Of Bodies

The other morning after I put on my dress, I was trying to decide which sweater to put on with it, and I thought, "Well, I've got that nice pink cardigan that should fit me now." And then I realized it was Henrietta's sweater that I was thinking of. I had just pulled it out of her "too big" box that morning.

Things like this happen a lot, for me, that I mix up our clothes. I'm as excited--okay, much more excited--by her wardrobe as my own, and when she has something new, I tend to think I have something new.

Is this just more than strange?

This also happens sometimes with our bodies, that I mix them up. When she's congested, I'll forget for a moment and think it's me that's congested. When I stretch my arms above my head or when I curl up in bed, I'll feel for a second that I look like her, that I am as small and safe and cozy as she is. Does this even make sense, what I'm saying? That I'm so close to her physically, that sometimes we seem to overlap.

Being a mother means having two bodies to be responsible for. It was one thing when the baby was inside of me, and the responsibility was taxing but automatic, but now it's really something I have to work at. I bathe two bodies. I cut the fingernails for two bodies (I hate cutting baby fingernails. Hate. It.). I feed two bodies. When I go to the grocery store, I bring two bodies in: one I walk, one I carry in a car seat.

This was never more clear than one day when I was in the city for something, and I stopped for lunch before I ran to the next errand. I was very hungry, and Henrietta was also very hungry, so I ordered quickly from the menu, and propped her up on the table to eat beneath a nursing cover while I waited for my meal. When they brought it out, I tucked a napkin into the top of the cover and let it drape down to the table, and then I held her to me with one hand and brought food to my mouth with the other, spilling it down the napkin. It was the most inelegant meal I'd ever eaten, but it got the job done. There was one other pair of people in the restaurant, and as they left they gave me some weird looks, but I didn't care. I had two bodies to feed. And when you have two hungry bodies, you're sometimes inelegant.


Katherine said…
I didn't mix up my daughter's clothes with mine, but I can relate to the union between the bodies. I nursed my daughter for 14 months, but it has been four months since I weaned her. I still catch myself wondering whenever my stomach or intestines are upset if my daughter will feel the same way, and I have to remind myself that no, I am not passing her any antibodies anymore since she stopped nursing.
ginger said…
I totally get the body union. That second nine months of external gestation is cool. I think milk transfer must add to the confluence effect too. And when my first learned to speak several words before saying "mom," a friend assured me that to him, I wasn't something special to identify, but rather an extension of himself.
Russanne said…
That circle of life is a really crazy one. Eternity rather. You feeding yourself which provides food for your little one which then makes you hungry again and then you're back again.

I love your thoughts! You have a beautiful mind.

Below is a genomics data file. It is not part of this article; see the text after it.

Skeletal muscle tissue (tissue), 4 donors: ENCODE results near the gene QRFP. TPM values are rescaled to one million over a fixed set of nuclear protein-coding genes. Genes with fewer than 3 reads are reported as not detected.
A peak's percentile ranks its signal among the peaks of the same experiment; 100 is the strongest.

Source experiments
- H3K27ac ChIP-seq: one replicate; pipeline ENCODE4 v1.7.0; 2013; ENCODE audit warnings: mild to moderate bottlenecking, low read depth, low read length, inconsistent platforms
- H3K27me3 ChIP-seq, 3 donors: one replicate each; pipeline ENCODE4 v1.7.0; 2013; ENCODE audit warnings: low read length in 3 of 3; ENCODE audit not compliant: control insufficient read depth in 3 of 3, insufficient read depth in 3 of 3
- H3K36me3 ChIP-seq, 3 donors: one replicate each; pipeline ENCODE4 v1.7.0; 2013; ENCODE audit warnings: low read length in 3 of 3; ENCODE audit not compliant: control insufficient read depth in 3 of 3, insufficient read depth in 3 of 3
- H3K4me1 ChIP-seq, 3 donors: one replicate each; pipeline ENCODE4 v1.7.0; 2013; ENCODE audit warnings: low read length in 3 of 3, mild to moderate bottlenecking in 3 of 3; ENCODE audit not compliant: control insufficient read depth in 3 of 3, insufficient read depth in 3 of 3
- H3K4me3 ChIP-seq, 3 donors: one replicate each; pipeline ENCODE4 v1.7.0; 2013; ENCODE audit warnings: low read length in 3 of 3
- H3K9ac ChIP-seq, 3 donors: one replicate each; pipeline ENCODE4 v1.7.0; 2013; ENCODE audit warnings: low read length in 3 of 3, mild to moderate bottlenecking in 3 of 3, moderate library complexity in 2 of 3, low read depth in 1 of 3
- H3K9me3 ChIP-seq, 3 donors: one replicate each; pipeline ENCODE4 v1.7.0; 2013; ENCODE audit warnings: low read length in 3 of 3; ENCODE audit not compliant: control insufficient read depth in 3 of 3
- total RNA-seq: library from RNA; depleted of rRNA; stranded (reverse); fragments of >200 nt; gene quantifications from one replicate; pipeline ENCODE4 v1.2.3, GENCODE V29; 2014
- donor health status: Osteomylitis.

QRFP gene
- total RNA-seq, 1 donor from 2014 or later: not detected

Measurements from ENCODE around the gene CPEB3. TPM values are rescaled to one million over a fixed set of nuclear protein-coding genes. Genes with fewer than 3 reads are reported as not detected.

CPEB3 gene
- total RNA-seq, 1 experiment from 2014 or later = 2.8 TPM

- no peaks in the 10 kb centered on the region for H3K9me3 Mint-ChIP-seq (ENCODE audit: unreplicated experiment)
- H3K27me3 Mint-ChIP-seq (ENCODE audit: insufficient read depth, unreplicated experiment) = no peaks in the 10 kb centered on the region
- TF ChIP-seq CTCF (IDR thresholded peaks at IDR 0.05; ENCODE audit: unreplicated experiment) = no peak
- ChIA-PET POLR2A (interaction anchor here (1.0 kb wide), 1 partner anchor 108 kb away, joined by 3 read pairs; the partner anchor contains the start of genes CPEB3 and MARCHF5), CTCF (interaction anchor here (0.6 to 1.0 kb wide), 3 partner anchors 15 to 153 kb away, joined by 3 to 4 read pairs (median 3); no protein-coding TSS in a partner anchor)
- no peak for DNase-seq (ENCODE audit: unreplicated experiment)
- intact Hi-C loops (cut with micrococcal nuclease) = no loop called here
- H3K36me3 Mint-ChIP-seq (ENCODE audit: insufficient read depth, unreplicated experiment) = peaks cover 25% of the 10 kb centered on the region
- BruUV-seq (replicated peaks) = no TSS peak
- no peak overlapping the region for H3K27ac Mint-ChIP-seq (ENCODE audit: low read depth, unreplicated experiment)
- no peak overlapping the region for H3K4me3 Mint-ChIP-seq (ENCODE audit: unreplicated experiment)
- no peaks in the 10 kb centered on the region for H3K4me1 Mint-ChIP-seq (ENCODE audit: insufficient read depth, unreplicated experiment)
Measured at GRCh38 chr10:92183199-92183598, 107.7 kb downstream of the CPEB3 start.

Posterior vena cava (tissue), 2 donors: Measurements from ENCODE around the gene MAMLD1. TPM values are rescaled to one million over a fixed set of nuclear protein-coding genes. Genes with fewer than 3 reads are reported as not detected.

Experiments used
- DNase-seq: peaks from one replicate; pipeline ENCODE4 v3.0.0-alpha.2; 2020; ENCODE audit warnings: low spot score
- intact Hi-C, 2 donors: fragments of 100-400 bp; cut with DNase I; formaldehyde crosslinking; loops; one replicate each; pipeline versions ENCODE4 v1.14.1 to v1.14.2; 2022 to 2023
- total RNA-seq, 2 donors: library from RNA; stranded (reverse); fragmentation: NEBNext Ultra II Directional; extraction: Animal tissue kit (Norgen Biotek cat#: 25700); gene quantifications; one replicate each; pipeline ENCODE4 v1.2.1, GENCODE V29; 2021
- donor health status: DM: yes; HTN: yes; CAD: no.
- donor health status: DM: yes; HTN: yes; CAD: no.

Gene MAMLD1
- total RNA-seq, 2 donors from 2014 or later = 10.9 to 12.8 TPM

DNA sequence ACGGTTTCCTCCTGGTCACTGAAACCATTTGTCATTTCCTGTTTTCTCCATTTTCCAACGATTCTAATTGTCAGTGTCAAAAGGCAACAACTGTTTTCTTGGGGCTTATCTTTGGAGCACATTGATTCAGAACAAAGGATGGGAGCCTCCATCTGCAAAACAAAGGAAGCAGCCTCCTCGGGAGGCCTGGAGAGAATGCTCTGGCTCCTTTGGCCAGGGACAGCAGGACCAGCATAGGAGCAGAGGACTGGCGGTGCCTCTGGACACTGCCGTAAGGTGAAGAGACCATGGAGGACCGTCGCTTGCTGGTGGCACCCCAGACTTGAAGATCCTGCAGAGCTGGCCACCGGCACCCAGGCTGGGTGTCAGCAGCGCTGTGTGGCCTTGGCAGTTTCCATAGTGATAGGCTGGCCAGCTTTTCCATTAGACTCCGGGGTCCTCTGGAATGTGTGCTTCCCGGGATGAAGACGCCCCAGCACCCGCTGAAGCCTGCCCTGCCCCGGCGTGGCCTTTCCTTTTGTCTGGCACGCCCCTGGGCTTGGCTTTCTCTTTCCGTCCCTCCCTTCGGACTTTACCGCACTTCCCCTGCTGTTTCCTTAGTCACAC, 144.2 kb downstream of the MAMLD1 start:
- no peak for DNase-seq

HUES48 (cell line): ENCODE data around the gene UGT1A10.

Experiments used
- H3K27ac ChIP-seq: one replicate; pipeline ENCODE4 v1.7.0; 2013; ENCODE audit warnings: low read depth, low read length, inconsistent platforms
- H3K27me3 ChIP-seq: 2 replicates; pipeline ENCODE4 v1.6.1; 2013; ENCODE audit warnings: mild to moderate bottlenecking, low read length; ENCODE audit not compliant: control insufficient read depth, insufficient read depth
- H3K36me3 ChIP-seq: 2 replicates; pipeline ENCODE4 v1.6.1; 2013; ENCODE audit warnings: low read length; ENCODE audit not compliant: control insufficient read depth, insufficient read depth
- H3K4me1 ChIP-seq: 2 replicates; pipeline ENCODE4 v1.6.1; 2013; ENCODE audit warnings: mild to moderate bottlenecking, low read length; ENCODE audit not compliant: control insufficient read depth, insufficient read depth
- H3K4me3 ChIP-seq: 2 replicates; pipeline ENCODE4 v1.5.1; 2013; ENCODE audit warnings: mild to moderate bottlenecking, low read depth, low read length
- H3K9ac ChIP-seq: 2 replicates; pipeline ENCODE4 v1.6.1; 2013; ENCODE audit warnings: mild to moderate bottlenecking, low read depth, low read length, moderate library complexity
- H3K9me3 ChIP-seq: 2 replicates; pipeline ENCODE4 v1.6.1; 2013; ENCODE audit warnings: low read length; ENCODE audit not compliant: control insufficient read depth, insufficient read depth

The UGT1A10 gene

eden said…
my sister's pediatrician told her to 'cut' her baby's nails by biting them off. that way you're able to know that you're not cutting them too low, and the nails are soft enough that it's not that hard to do.

just thought i'd mention that since you said you hate to cut her nails. maybe that will help... (:
Deja said…
Interesting, Katherine. I do worry every time my stomach feels funny, that I'll pass it to her. I have yet to have a stomach bug, knock on wood. It's a strange job, this nursing/mothering.

Ginger, it's got to be odd to not be the first word, but I'll bet she doesn't see me separate any more than yours did, and I wouldn't be surprised if she goes for "dada" or some variation of "kitty."

Thanks, Russanne. Your brain is one of my favorites around.

Eden, I've heard the nail biting/trimming trick, but I feel like it's kind of yucko. ;) I do it when she's asleep, and that makes it easier, but it's tricky to find a time when she's sleeping and not swaddled (hands free) and I have my baby nail clipper. I've started carrying it in my purse, since that's more likely to happen in the car than at home. Thanks for the tip! Maybe I'll try it.
ginger said…
That is exactly what miles said first..."Dad" followed by "dog." I thought "mom" would come next, but it turned out he was working on "Max" (the dog's name).
Terry Earley said…
This comment has been removed by the author.
Genevieve Beck said…
So, this is always strange, but it happens with every baby. I'll be burping them and they're often a little uncomfortable and squirmy. Somehow, I'll be the one that burps and I always think that should help them feel better.

So I totally get the body union thing. :)
Deja said…
I love that, Genev! That's exactly what I'm talking about.
I just want to say how happy it makes me to read your posts. I have to admit it makes me miss you dearly because I can just see all the scenarios playing out and hear you describing them as if we were still living together and at BYU and you are telling all of us about your day. Please please please keep writing. I love it!
Amara said…
Love this!! Of course. And you deserve to park in the handicap parking spot too I say. They probably give out placards for Siamese Twins right(am I super duper politically incorrect here?)?

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